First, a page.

Making Chained GIF Cover Images in Linux [Easy Mode]

Rather than actually work on my game today, I dove down the deep hole of figuring out how to easily make a GIF cover image that consists of multiple merged still images and GIFs.

5 Gifs in One

Previously I had used convert and ffmpeg to generate GIFs from a file of pngs or an edited MP4. While both of these approaches work, neither was convenient. The ffmpeg pipeline was easy to set up but difficult to tune. Either the GIFs looked like **** or they were way too big (itch has a 3mb limit). Using convert required individual files full of pngs, which were a pain to work with.

Enter Gifsicle and peek.

peek is an incredibly user friendly screen recorder, perfect for recording a window on your screen. It is really easy to set the dimensions you are recording, to ensure that your recordings are all the same size so they can be stitched together nicely.

gifsicle is a simple command line utility, that lets you trim your gifs and concatenate them trivially.

To list the contents of your GIF you can run

gifsicile --info your.gif

The output of this command will let you know the time between each frame and the total number of frames in your GIF.

You can use some quick mental math to figure out where you want to cut your gif from and too.You can use the following call to make that cut, where XXXX is the frame you want to start from and YYYY is the frame you want to end.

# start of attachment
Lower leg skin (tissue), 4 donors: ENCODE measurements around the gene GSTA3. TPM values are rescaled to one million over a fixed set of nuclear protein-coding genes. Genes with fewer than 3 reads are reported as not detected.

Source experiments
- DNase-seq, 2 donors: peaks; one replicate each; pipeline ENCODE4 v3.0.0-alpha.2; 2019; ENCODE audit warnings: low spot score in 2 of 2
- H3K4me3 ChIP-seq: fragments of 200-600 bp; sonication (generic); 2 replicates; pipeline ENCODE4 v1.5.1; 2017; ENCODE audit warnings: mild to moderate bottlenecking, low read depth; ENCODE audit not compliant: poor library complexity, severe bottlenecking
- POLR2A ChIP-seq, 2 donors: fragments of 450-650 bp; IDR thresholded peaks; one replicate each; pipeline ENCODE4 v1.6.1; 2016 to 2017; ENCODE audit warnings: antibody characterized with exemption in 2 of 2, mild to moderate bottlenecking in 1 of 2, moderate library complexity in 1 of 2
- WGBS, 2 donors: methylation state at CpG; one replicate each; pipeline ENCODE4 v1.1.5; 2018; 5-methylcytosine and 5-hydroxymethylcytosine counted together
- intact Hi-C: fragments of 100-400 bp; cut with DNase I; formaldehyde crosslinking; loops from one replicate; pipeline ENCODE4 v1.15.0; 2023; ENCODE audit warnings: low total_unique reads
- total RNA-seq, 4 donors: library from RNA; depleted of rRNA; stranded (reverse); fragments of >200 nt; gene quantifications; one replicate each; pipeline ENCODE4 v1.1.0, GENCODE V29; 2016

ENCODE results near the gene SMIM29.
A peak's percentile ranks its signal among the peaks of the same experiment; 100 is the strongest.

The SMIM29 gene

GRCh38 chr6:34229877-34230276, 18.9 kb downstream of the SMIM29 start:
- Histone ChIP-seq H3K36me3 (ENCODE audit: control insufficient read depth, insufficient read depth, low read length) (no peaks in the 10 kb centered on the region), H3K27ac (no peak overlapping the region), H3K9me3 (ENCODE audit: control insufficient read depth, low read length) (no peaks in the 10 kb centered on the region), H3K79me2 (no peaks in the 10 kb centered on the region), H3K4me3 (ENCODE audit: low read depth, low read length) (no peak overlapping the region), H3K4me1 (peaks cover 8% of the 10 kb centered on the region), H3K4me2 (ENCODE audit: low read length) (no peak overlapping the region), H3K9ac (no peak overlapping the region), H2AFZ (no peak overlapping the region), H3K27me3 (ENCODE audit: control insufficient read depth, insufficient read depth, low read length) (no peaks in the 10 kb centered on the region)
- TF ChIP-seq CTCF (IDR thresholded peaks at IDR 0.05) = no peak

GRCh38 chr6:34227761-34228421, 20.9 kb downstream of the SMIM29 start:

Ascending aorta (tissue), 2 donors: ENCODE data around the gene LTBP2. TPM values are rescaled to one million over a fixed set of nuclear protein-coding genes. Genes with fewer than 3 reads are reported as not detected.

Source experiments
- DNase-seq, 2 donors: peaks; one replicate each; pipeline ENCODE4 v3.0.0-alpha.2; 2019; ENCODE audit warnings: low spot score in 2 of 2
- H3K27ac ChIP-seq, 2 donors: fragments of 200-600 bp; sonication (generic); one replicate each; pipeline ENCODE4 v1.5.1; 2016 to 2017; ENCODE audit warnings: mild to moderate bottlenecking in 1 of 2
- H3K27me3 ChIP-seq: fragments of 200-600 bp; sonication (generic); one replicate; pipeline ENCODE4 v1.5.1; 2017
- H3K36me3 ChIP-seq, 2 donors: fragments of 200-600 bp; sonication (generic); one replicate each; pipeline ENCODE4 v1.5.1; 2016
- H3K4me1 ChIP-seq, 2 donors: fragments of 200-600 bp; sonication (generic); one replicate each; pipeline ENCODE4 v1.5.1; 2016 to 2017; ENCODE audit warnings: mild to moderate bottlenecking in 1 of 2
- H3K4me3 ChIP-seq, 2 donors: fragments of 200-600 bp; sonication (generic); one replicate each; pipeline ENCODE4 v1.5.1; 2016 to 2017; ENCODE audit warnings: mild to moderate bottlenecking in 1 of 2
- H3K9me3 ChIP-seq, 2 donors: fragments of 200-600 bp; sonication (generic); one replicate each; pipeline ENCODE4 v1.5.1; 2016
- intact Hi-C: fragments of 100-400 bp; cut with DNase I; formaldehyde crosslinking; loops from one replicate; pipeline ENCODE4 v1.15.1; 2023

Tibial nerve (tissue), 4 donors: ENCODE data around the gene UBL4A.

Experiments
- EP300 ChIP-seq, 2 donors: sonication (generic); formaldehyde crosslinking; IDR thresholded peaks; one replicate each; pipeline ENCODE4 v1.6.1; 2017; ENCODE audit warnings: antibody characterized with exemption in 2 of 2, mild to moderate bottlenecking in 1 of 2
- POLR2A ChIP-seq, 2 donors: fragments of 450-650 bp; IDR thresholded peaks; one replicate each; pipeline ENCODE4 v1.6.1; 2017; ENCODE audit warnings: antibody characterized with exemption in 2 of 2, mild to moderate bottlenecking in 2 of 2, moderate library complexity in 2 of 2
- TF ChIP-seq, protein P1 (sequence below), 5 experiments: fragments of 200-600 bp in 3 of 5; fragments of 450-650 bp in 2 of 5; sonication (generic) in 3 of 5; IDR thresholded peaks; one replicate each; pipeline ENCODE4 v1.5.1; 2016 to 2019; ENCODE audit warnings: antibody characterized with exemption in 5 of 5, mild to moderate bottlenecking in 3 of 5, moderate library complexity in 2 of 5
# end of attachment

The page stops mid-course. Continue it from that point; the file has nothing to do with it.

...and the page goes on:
gifsicle your.gif '#XXXX-YYYY' > cut.gif

Once you’ve cut your gifs down to size you can string them together using --merge

gifsicle --colors 256 -m cut1.gif cut2.gif > CoverImage.gif

Note, it seems like gifsicle only works with gifs (no pngs), so if you will need to convert your images before stringing them together. I do most of my art in aseprite, so its trivial to export them as a GIF. If you’re toolchain doesn’t handle GIF exports, you can always just use peek to “record” a second or so of the image statically.

I’d recommend prepending a very short title card, as this is what will show up statically when the gif is not playing, and append a longer title card, that is on the screen long enough to read. Working in aseprite I export a 30ms short title card and a 1000-2000ms long title card.

gifsicle --colors 256 -m shortTitle.gif cut1.gif cut2.gif longTitle.gif > CoverImage.gif

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Hi, nice article!

To convert PNGs to GIFs I would recommend ImageMagick's convert or mogrify (which works with multiple files).